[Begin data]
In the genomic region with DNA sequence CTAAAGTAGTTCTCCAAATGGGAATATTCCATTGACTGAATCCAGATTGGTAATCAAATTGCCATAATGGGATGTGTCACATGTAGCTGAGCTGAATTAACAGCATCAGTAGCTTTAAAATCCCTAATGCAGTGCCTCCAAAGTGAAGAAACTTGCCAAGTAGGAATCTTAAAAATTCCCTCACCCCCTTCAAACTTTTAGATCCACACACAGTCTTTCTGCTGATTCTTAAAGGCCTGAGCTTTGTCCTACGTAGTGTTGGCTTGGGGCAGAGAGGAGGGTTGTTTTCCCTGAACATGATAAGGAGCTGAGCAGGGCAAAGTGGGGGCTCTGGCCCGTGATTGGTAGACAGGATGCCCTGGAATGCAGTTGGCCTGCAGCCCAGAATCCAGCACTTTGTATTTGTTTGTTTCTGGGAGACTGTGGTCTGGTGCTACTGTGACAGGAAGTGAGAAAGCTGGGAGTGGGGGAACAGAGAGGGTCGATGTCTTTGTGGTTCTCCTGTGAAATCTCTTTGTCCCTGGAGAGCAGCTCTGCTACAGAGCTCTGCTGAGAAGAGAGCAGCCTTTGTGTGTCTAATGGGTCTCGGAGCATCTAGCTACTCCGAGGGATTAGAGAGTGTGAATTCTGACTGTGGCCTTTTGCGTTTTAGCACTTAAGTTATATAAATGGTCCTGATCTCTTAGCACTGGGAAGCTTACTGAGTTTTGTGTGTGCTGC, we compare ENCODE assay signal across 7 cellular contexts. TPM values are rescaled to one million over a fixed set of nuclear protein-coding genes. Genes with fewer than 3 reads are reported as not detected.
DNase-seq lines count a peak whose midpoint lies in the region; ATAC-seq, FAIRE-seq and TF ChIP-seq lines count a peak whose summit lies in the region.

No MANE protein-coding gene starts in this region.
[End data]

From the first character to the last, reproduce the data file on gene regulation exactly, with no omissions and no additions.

In the genomic region with DNA sequence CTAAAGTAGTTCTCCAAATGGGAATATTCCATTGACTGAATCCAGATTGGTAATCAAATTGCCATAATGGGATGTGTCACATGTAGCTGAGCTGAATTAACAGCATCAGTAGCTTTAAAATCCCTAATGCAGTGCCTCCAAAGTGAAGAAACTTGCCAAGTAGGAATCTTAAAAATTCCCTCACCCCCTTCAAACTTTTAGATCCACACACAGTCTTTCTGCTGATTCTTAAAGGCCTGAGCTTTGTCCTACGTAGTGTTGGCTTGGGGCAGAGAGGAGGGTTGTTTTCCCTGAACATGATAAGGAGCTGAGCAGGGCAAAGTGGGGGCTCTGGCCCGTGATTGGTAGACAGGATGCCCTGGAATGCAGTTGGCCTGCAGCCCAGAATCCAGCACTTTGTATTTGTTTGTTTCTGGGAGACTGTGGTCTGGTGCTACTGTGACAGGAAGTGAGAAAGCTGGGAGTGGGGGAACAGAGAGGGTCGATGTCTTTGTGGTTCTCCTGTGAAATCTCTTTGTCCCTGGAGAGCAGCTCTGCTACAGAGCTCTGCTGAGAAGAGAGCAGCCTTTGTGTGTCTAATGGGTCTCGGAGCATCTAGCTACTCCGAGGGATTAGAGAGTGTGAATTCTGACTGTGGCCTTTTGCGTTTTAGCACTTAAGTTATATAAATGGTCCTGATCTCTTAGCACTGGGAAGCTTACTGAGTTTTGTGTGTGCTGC, we compare ENCODE assay signal across 7 cellular contexts. TPM values are rescaled to one million over a fixed set of nuclear protein-coding genes. Genes with fewer than 3 reads are reported as not detected.
DNase-seq lines count a peak whose midpoint lies in the region; ATAC-seq, FAIRE-seq and TF ChIP-seq lines count a peak whose summit lies in the region.

No MANE protein-coding gene starts in this region.